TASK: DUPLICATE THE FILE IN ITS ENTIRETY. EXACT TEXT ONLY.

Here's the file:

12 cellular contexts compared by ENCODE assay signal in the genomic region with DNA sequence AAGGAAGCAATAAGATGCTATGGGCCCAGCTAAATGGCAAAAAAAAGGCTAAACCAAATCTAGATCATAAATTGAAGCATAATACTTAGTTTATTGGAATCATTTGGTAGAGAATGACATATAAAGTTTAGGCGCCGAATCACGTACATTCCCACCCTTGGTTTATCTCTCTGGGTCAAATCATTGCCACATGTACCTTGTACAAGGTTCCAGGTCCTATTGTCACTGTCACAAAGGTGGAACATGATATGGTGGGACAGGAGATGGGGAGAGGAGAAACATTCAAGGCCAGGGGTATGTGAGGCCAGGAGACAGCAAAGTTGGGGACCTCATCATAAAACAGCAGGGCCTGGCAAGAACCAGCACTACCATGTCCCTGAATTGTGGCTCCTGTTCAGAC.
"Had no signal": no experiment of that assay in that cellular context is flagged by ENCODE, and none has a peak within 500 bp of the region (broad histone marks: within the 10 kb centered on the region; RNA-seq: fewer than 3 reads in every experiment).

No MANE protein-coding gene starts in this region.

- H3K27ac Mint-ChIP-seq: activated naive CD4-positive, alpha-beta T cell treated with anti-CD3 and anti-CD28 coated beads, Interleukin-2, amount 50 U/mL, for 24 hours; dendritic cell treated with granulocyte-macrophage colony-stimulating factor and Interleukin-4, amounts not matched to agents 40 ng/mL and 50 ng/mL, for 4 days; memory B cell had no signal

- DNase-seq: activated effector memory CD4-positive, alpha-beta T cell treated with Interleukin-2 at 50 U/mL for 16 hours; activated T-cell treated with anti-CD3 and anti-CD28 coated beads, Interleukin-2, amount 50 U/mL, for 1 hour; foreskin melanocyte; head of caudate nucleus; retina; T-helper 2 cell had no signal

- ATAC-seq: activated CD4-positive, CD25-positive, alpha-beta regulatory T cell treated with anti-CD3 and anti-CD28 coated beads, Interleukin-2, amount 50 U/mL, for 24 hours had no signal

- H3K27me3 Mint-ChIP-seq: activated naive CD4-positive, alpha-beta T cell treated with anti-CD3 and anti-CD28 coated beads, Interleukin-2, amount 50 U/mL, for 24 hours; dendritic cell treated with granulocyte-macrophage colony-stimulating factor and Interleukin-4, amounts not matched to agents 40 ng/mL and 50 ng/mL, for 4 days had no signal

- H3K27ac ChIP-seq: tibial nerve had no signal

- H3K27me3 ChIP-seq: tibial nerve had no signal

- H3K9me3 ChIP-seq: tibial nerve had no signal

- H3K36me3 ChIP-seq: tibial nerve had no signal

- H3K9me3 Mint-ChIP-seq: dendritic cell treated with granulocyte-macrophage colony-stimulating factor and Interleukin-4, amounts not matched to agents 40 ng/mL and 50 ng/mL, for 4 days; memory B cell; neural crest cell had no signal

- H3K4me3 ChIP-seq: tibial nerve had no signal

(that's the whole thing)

12 cellular contexts compared by ENCODE assay signal in the genomic region with DNA sequence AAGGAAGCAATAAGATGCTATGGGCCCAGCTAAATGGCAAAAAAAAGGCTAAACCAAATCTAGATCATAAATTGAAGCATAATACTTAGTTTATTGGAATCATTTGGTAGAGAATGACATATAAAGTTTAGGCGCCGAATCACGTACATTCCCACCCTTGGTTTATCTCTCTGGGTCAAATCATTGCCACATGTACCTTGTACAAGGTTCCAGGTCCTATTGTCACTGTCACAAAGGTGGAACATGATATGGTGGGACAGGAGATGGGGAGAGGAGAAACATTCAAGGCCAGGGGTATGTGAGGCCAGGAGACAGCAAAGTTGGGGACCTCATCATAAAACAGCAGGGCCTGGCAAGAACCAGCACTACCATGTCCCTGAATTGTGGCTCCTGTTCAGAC.
"Had no signal": no experiment of that assay in that cellular context is flagged by ENCODE, and none has a peak within 500 bp of the region (broad histone marks: within the 10 kb centered on the region; RNA-seq: fewer than 3 reads in every experiment).

No MANE protein-coding gene starts in this region.

- H3K27ac Mint-ChIP-seq: activated naive CD4-positive, alpha-beta T cell treated with anti-CD3 and anti-CD28 coated beads, Interleukin-2, amount 50 U/mL, for 24 hours; dendritic cell treated with granulocyte-macrophage colony-stimulating factor and Interleukin-4, amounts not matched to agents 40 ng/mL and 50 ng/mL, for 4 days; memory B cell had no signal

- DNase-seq: activated effector memory CD4-positive, alpha-beta T cell treated with Interleukin-2 at 50 U/mL for 16 hours; activated T-cell treated with anti-CD3 and anti-CD28 coated beads, Interleukin-2, amount 50 U/mL, for 1 hour; foreskin melanocyte; head of caudate nucleus; retina; T-helper 2 cell had no signal

- ATAC-seq: activated CD4-positive, CD25-positive, alpha-beta regulatory T cell treated with anti-CD3 and anti-CD28 coated beads, Interleukin-2, amount 50 U/mL, for 24 hours had no signal

- H3K27me3 Mint-ChIP-seq: activated naive CD4-positive, alpha-beta T cell treated with anti-CD3 and anti-CD28 coated beads, Interleukin-2, amount 50 U/mL, for 24 hours; dendritic cell treated with granulocyte-macrophage colony-stimulating factor and Interleukin-4, amounts not matched to agents 40 ng/mL and 50 ng/mL, for 4 days had no signal

- H3K27ac ChIP-seq: tibial nerve had no signal

- H3K27me3 ChIP-seq: tibial nerve had no signal

- H3K9me3 ChIP-seq: tibial nerve had no signal

- H3K36me3 ChIP-seq: tibial nerve had no signal

- H3K9me3 Mint-ChIP-seq: dendritic cell treated with granulocyte-macrophage colony-stimulating factor and Interleukin-4, amounts not matched to agents 40 ng/mL and 50 ng/mL, for 4 days; memory B cell; neural crest cell had no signal

- H3K4me3 ChIP-seq: tibial nerve had no signal